Continuity of care with a primary care physician and mortality in older adults

The Gerontological Society of America
Publication Type:
Journal Article
The Journal of Gerontology - Series A: Biological Sciences & Medical Sciences, 2010, 65A (4), pp. 421 - 428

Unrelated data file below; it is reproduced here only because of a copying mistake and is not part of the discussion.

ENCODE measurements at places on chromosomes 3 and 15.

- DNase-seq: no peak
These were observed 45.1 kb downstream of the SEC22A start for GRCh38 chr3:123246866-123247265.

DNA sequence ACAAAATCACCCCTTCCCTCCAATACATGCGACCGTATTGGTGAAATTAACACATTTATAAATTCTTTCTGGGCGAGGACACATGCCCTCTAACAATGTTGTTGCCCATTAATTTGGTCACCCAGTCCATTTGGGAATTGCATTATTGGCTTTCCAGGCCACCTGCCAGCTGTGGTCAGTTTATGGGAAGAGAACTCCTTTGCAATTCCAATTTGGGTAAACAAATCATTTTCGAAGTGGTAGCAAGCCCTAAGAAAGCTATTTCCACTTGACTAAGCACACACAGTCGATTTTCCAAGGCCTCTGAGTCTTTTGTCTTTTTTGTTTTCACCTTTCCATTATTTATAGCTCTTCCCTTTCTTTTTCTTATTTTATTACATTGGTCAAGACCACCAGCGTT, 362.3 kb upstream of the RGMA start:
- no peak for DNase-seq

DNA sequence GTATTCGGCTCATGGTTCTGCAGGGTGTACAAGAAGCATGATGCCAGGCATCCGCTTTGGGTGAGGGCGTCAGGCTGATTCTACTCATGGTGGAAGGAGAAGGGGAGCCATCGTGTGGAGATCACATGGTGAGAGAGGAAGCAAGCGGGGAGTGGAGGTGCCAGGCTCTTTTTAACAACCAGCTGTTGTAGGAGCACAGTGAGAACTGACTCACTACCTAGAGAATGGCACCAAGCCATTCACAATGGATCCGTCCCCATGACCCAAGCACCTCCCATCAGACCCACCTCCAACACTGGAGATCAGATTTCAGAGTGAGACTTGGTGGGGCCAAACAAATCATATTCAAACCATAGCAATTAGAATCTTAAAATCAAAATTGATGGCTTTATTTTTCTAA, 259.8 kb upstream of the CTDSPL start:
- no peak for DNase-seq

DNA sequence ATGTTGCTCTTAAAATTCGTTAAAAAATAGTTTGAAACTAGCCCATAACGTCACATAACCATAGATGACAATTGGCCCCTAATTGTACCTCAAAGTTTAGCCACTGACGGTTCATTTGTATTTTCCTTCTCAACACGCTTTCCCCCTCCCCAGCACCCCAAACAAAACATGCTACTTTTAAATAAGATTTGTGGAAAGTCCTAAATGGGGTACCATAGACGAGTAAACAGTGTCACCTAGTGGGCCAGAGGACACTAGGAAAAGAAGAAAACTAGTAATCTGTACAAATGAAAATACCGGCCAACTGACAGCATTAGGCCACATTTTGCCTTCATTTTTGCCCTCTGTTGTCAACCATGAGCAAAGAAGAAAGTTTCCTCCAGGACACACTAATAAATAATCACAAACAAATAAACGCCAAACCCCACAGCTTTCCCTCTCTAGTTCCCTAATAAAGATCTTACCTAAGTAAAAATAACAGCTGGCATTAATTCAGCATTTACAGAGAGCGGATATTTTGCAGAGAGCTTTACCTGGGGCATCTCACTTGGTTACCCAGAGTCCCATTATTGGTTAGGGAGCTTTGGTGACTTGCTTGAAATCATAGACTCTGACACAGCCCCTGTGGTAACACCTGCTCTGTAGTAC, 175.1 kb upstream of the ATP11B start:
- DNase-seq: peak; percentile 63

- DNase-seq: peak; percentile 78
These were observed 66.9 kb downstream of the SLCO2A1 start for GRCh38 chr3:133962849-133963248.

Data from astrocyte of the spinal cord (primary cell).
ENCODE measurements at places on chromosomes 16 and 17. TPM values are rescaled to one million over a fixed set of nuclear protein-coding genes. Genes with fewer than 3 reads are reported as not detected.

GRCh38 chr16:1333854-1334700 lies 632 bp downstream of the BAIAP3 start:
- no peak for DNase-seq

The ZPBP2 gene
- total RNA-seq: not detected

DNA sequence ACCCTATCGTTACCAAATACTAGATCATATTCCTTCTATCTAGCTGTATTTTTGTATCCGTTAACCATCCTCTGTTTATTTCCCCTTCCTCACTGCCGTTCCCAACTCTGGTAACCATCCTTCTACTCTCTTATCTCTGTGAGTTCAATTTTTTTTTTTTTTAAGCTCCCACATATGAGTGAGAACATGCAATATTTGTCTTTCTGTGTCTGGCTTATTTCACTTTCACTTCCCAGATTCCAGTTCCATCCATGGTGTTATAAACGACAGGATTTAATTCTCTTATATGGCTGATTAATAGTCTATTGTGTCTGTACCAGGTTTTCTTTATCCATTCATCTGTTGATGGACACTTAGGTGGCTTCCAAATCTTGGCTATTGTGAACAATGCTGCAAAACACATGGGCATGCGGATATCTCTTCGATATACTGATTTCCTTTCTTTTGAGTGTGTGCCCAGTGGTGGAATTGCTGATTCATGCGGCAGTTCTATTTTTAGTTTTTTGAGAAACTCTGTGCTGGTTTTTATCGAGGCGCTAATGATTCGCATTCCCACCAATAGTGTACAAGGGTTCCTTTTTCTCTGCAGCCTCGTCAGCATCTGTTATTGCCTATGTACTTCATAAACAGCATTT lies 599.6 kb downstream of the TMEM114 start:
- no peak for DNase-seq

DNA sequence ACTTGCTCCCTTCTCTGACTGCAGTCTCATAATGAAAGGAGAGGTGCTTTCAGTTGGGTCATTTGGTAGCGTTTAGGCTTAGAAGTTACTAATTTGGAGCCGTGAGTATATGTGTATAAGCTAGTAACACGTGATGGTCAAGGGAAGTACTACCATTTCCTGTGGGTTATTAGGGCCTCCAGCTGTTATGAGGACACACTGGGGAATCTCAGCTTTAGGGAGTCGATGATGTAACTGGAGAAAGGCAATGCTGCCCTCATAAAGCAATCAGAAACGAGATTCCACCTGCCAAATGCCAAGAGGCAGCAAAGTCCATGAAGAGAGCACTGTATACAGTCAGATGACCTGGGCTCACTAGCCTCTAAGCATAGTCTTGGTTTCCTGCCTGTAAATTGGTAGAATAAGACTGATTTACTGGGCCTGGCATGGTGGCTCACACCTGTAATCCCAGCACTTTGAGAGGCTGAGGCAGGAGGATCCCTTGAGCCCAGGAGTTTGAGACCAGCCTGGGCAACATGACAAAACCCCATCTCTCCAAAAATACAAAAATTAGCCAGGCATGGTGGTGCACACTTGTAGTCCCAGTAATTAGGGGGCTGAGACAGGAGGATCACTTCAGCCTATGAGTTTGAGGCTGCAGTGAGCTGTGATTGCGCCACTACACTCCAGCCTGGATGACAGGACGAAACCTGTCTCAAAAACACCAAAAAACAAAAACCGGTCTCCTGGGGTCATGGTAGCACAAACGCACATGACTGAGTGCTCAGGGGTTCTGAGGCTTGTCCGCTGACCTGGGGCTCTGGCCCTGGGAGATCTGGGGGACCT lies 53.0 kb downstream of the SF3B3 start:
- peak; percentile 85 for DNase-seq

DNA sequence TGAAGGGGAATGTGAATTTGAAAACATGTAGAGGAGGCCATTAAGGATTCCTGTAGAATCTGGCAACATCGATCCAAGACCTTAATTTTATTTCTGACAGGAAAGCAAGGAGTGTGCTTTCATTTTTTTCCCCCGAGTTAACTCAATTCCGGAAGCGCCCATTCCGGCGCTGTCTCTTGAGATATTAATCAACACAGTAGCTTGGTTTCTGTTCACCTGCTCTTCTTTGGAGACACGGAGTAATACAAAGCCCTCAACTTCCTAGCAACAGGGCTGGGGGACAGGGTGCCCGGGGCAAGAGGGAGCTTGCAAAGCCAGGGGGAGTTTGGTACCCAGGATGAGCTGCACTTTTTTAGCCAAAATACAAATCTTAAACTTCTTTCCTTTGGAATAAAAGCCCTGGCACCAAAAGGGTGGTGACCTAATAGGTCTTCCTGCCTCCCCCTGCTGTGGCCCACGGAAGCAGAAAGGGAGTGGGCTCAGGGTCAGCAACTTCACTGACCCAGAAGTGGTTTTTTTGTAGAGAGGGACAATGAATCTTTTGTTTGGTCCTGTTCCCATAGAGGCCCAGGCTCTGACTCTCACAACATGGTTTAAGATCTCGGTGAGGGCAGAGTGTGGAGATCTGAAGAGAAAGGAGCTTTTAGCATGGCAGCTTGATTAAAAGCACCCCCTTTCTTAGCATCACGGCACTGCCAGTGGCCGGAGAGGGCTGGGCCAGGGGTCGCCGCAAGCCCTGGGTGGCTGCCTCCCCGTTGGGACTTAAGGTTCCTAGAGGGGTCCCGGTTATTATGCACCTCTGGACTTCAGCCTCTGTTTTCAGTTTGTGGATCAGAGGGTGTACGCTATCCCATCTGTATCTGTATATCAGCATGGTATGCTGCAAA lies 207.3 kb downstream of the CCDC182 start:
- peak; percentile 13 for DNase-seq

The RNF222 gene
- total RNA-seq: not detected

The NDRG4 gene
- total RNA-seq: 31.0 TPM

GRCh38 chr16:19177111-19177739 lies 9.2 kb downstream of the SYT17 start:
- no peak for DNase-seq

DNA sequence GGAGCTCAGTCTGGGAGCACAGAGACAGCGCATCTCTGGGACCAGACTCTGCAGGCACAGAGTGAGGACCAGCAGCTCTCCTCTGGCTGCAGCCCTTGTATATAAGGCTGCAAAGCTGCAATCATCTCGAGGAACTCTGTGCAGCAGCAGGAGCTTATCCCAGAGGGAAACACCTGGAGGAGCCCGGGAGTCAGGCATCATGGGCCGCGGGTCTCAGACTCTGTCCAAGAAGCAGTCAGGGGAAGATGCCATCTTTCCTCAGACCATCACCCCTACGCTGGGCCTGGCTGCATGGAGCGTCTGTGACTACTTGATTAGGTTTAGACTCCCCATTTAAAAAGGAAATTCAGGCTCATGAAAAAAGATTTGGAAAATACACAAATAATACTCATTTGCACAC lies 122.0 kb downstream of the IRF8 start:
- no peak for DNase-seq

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Background. We examined whether older adults who had continuity of care with a primary care physician (PCP) had lower mortality. Methods. Secondary analyses were conducted using baseline interview data (19931994) from the nationally representative Survey on Assets and Health Dynamics among the Oldest Old (AHEAD). The analytic sample included 5,457 self-respondents 70 years old or more who were not enrolled in managed care plans. AHEAD data were linked to Medicare claims for 19912005, providing up to 12 years of follow-up. Two time-dependent measures of continuity addressed whether there was more than an 8-month interval between any two visits to the same PCP during the prior 2-year period. The present exposure measure calculated this criterion on a daily basis and could switch on or off daily, whereas the cumulative exposure measure reflected the percentage of follow-up days, also on a daily basis allowing it to switch on or off daily, for which the criterion was met. Results. Two thousand nine hundred and fifty-four (54%) participants died during the follow-up period. Using the cumulative exposure measure, 27% never had continuity of care, whereas 31%, 20%, 14%, and 8%, respectively, had continuity for 1%33%, 34%67%, 68%99%, and 100% of their follow-up days. Adjusted for demographics, socioeconomic status, social support, health lifestyle, and morbidity, both measures of continuity were associated (p < .001) with lower mortality (adjusted hazard ratios of 0.84 for the present exposure measure and 0.31, 0.39, 0.46, and 0.62, respectively, for the 1%33%, 34%67%, 68%99%, and 100% categories of the cumulative exposure measure). Conclusion. Continuity of care with a PCP, as assessed by two distinct measures, was associated with substantial reductions in long-term mortality.
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